Tuesday, January 25, 2011
Dear Mr. Picard,
For consumers without training in research methodology and practices, evaluating scientific evidence related to one's health can be a daunting task. It is not unreasonable for consumers to assume, however, that the researchers who conduct such research are presenting information that is accurate, objective, and gathered using high levels of ethical standards. When these criteria are not met, then the information presented is, at best, of little worth and at worst, highly dangerous.
As you effectively pointed out in your article, the suggested (but now discredited) link between the Measles-Mumps-Rubella (MMR) vaccine and autism has had far reaching negative effects by putting the health of scores of children at risk. Fearful parents, who had placed trust in the "findings" of Andrew Wakefield, shunned vaccines due to concerns about autism. Articles like yours, which set the record straight on this manufactured health controversy, should reverse the trend of lowered levels of vaccinations, thus decreasing the risk that our children will become infected with diseases that had previously been highly under control.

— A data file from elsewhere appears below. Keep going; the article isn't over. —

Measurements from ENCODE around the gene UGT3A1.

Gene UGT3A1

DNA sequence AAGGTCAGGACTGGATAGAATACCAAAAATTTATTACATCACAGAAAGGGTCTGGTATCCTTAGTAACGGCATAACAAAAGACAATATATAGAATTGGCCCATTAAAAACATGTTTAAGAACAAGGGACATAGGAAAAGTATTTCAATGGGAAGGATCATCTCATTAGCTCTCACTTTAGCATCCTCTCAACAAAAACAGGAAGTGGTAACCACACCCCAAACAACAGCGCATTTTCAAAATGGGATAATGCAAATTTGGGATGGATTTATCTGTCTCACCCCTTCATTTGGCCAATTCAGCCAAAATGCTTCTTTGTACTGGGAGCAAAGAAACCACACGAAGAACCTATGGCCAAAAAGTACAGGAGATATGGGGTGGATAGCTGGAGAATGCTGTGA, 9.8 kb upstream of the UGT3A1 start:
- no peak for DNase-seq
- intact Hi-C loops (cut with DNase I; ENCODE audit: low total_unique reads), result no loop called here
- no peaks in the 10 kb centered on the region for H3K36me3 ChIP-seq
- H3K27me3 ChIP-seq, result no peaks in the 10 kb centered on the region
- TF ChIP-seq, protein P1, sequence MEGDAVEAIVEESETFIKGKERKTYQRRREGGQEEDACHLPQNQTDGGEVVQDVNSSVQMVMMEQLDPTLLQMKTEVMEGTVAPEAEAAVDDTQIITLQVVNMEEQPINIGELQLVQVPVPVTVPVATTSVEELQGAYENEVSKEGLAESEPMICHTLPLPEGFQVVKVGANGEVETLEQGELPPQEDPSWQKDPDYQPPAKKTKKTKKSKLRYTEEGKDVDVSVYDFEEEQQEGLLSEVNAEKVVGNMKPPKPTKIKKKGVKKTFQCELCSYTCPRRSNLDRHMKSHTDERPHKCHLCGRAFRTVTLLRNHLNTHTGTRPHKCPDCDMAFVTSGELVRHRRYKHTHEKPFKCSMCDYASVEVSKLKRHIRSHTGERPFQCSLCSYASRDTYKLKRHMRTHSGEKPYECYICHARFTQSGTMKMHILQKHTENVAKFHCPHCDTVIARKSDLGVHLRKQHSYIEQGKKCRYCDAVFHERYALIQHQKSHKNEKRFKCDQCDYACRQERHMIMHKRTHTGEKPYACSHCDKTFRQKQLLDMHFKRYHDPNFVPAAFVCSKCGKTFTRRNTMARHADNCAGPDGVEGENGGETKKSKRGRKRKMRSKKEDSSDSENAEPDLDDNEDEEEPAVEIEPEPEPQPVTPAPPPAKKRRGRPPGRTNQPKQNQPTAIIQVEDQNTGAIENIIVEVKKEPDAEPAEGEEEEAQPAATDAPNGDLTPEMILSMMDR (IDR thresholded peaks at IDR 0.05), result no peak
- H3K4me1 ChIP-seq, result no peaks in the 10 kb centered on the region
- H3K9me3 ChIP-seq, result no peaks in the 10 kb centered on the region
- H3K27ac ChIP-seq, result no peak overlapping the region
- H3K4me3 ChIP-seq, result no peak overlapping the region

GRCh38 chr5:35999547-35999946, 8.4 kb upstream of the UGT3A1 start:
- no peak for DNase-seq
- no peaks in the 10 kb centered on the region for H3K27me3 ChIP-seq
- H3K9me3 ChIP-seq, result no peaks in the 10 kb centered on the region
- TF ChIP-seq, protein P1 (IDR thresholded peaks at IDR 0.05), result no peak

I would like to add, however, that in addition to the health risks that resulted from parents heeding the assertions of Wakefield regarding vaccines and autism, what is rarely mentioned is the lost time, money, and emotional energy used by taking the so-called vaccine-autism link seriously. Rather than focusing our attention on discredited vaccine risks, parents and professionals alike have wasted resources that could have been used to further develop and refine effective intervention strategies for children with autism.
Sharon A. Reeve, Ph.D., BCBA-D
Advisory Board Member, Association for Science in Autism Treatment
Read More at http://www.theglobeandmail.com/.../article1859560